Assessing Aislinn Konig's WNBA Draft Chances

Brett Friedlander

Aislinn Konig's college basketball career finished with a high note, followed by an immediate low when the NCAA tournament was canceled because of the coronavirus crisis only days after the senior guard earned MVP honors leading NC State to its first ACC tournament championship since 1991.

Now, as she prepares to begin her career as a professional, the Wolfpack star is hoping to expeirence another peak moment when the WNBA holds its annual draft on Friday.

Though it's not certain she'll be among the 36 players selected in the three-round draft, former NC State star and current ESPN analyst Debbie Antonelli thinks the current Wolfpack sharpshooter's stands a good chance at hearing her name called.

“I think she’ll get drafted, but I think she’ll struggle to make a roster," Antonelli said. "Anybody in the second or third round is going to struggle to make a roster. The margins are so tight on making a team, especially this year. There’s so much uncertainty about what’s going to happen. The WNBA is still building its rosters for the hope that we’re going to have a season."

Debbie Antonelli
Women's basketball analyst Debbie Antonelli Mark Hoffman/USAToday sports

While it might be an uphill battle for Konig to earn a spot on a team -- assuming the WNBA is able to through with its season, which is schedule to begin on May 14 -- Antonelli said that the 5-foot-10 native of Canada possesses some qualities that could help her beat the odds.  

“Her international credibility brings something to the table. Her ability to shoot the ball and score. The way that she can stretch the floor and her ability to play the point and have a big point who can see over the top of most pick-and-roll defenses, and all the ball screen defenses. I think those help her," Antonelli said. 

"Defensively will be a little bit of an issue, but if you look at just flat out offense -- score, handle, high IQ, played in a fast system where you had to make decisions on the ball. I think all those things are really important.”

Konig averaged a career-high 11.0 points per game in 2019-20, while leading the ACC in assist-to-turnover ratio (2.27) against conference opponents and earn second-team All-ACC recognition.

She became the 34th player in program history to surpass the 1,000 point mark and her career total of 294 three-pointers places her second on State's all-time list.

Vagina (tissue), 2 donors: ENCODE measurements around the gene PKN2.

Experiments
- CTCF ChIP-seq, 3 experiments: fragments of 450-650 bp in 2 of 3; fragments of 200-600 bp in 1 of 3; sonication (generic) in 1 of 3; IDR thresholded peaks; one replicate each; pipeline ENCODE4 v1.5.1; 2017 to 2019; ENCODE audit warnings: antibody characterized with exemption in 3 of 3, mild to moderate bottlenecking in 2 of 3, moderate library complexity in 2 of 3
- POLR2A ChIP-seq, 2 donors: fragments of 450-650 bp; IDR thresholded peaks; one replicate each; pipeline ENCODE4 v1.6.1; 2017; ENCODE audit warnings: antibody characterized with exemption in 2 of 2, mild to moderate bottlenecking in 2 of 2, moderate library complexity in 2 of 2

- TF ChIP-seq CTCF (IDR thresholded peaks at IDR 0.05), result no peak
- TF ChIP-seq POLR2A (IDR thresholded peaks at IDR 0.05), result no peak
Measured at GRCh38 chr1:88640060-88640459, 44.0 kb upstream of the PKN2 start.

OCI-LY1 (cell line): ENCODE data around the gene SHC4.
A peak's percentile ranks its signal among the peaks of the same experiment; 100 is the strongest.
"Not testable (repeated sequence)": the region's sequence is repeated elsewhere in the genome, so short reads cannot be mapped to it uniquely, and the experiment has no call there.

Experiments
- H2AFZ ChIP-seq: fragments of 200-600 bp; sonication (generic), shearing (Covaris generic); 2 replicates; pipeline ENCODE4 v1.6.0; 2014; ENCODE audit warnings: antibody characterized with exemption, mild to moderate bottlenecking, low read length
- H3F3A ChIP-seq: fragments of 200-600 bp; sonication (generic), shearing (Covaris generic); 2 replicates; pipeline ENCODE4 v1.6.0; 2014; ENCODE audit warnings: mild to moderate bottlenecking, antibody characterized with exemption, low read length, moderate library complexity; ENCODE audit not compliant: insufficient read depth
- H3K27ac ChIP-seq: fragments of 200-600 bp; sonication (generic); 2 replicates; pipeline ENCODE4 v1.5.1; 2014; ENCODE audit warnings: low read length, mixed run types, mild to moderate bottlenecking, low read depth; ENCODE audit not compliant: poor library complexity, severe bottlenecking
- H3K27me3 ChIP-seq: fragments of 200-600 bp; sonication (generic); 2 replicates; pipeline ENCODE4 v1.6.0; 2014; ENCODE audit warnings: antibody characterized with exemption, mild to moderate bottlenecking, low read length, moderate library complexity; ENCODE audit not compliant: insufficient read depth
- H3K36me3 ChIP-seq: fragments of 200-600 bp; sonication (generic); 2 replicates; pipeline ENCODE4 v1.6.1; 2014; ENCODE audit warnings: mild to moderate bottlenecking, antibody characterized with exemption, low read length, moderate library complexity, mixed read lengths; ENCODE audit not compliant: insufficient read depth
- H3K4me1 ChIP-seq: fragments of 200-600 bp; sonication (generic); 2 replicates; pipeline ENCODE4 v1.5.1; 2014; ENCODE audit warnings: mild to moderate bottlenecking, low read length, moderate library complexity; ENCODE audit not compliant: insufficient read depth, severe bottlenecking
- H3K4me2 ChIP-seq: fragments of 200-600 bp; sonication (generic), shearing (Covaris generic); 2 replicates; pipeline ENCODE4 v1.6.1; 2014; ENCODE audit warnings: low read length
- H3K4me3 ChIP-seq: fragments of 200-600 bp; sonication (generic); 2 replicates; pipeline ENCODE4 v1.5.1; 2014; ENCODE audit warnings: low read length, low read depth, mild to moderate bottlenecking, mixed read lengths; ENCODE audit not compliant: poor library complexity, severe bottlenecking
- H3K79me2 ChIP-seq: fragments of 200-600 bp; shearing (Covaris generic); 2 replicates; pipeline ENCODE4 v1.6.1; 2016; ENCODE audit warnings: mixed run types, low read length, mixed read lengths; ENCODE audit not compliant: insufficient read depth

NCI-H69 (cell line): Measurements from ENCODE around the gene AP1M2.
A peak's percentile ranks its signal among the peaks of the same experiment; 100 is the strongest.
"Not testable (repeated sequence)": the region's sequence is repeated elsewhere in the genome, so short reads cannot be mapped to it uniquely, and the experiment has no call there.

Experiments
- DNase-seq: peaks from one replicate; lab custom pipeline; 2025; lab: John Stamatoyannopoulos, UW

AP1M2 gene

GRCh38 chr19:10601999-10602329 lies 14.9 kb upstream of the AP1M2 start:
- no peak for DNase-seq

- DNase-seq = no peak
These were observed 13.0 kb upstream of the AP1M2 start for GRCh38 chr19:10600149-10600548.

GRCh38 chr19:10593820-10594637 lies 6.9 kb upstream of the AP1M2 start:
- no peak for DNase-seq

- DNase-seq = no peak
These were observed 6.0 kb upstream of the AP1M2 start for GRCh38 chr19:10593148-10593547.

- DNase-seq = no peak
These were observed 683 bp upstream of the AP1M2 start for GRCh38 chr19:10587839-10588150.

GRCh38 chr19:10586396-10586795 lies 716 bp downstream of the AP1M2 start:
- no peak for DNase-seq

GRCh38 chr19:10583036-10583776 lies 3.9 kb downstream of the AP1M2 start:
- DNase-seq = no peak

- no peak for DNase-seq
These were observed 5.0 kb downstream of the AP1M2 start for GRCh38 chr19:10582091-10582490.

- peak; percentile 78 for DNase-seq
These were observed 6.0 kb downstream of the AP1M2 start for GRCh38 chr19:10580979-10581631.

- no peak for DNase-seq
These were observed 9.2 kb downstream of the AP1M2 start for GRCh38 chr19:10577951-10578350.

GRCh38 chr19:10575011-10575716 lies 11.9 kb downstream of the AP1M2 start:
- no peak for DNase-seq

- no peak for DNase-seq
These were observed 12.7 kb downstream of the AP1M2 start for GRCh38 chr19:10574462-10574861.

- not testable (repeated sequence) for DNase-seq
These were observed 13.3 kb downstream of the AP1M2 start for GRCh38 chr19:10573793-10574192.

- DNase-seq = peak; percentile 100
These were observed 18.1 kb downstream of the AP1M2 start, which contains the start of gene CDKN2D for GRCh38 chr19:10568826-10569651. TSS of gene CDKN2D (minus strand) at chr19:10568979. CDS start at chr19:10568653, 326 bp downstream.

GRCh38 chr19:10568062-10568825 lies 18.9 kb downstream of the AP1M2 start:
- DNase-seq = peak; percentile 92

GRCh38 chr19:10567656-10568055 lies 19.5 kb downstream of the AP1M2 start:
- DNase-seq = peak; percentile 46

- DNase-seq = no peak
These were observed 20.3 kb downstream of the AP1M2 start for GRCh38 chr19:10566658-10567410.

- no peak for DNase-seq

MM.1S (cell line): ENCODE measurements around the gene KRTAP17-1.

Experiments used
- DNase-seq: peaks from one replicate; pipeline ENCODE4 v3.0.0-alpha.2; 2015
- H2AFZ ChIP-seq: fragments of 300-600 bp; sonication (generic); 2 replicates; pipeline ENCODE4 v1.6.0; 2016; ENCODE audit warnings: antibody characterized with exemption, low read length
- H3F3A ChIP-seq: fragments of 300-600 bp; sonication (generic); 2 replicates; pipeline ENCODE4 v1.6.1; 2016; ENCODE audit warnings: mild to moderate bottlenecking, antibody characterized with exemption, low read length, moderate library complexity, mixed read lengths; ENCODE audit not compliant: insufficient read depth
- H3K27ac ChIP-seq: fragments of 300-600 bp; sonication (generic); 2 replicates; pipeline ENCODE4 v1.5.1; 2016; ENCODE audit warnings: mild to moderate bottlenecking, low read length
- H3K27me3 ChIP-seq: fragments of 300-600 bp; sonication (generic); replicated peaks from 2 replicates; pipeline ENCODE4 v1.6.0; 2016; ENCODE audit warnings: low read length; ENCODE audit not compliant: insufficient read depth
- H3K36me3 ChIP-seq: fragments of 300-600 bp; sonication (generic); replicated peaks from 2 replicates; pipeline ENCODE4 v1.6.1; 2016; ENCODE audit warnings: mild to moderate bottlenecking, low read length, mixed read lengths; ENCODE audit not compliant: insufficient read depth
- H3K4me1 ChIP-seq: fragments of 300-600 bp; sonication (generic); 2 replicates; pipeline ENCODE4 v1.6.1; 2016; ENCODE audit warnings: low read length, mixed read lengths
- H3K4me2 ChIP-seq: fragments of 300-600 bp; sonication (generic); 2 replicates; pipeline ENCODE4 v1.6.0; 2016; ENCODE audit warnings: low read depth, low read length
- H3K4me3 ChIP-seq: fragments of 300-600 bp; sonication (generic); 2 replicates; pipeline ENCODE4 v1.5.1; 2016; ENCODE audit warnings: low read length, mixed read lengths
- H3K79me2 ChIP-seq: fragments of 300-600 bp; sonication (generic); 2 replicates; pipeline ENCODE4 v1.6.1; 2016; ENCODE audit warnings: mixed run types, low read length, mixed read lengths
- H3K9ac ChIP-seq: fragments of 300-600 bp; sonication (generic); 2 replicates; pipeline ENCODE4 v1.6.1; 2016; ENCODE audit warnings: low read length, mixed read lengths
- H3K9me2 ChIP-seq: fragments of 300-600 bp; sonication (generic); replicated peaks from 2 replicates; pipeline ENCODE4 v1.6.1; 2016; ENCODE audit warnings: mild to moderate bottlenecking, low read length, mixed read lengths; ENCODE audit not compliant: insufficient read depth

As disappointing as it was for her and the Wolfpack to miss out on the NCAA tournament, Antonelli said the cancellation shouldn't have a negative effect on her draft choices -- despite an SB Nation story that listed her as one of the 10 players nationally who needed the postseason to "make their case for the WNBA."

“The way the WNBA prepares all season. It’s not just playing in the summer," she said. "Those staffs are full-time staffs and they’re working all year. They’ve already seen all the players. I don’t think the NCAA tournament would have mattered much. As a matter of fact, there might have been too much stock put in the NCAA tournament for players like Ace. 

"Her full body of work has already been on display and been exhibited over the last couple of years. They’re watching. They know. They know what a good shooter she is and know she can handle. They know, with her size, that she could be a good No. 12 on the end of somebody’s bench and be that specialist. And be a player they can develop. She is in the top 20 pool of Canadian players for the national team.”

Speaking of that national team, Antonelli said that Konig showed great character and loyalty by sticking with the Wolfpack for the entire season instead of taking time off to help improve her own Olympic chances as others -- including Louisville's Elizabeth Balogun -- did.

"There were several players that left in early February and went to compete with their national teams to try and help them qualify for the Olympics and to try to make the team. And Ace didn’t do that," Antonelli said. "She stayed with NC State because she wanted to complete her senior year and she wanted to play college basketball.

“I admire her maturity in that decision. I’m not downplaying anybody that decided to do that. Everybody has to make their own choice. But when you make a choice like she did, not to go and stay. I think Wolfpack Nation owes her a debt of gratitude for that, because (State) would have struggled without her.”

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